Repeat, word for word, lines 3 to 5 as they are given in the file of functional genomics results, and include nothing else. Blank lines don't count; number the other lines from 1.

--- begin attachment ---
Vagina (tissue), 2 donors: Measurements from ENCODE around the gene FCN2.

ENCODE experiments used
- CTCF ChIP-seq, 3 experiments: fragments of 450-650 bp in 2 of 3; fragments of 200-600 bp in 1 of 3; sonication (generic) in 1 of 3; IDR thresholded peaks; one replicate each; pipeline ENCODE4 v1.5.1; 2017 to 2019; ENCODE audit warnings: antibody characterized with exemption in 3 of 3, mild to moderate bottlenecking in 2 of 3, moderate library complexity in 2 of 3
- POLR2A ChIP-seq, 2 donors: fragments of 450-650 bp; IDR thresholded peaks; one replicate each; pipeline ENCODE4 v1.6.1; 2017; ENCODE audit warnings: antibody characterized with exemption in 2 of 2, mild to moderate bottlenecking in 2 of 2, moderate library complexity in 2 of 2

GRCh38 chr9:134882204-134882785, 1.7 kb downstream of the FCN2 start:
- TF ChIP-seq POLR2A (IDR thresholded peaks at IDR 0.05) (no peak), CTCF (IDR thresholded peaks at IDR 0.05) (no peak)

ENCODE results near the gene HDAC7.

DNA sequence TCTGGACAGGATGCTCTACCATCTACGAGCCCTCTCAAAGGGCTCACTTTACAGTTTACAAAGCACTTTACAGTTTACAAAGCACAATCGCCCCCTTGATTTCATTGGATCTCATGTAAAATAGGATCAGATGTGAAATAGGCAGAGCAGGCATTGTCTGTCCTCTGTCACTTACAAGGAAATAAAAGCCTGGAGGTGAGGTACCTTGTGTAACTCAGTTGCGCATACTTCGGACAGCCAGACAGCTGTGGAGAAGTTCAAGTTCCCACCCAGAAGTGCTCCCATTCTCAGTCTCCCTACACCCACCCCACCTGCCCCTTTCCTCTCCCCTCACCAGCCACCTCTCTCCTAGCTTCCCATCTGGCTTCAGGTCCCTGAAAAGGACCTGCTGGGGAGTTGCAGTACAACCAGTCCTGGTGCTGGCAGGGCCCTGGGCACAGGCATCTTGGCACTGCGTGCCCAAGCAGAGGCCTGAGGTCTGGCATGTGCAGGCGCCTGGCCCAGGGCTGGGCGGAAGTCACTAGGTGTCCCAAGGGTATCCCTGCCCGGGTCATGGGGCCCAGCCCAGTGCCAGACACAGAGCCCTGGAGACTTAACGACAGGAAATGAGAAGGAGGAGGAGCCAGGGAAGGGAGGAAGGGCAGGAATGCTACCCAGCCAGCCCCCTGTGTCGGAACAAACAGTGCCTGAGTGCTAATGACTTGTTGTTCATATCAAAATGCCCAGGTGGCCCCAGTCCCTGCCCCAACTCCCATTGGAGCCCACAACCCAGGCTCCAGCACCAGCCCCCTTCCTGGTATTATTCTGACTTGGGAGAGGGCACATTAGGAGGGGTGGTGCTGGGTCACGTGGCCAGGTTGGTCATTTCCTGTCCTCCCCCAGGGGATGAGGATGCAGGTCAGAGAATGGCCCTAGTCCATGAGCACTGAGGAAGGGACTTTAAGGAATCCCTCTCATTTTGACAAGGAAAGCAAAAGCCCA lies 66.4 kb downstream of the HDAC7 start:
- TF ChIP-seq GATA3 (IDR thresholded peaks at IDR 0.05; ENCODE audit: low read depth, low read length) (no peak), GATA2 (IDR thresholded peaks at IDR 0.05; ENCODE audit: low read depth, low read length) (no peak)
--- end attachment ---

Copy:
- CTCF ChIP-seq, 3 experiments: fragments of 450-650 bp in 2 of 3; fragments of 200-600 bp in 1 of 3; sonication (generic) in 1 of 3; IDR thresholded peaks; one replicate each; pipeline ENCODE4 v1.5.1; 2017 to 2019; ENCODE audit warnings: antibody characterized with exemption in 3 of 3, mild to moderate bottlenecking in 2 of 3, moderate library complexity in 2 of 3
- POLR2A ChIP-seq, 2 donors: fragments of 450-650 bp; IDR thresholded peaks; one replicate each; pipeline ENCODE4 v1.6.1; 2017; ENCODE audit warnings: antibody characterized with exemption in 2 of 2, mild to moderate bottlenecking in 2 of 2, moderate library complexity in 2 of 2

GRCh38 chr9:134882204-134882785, 1.7 kb downstream of the FCN2 start: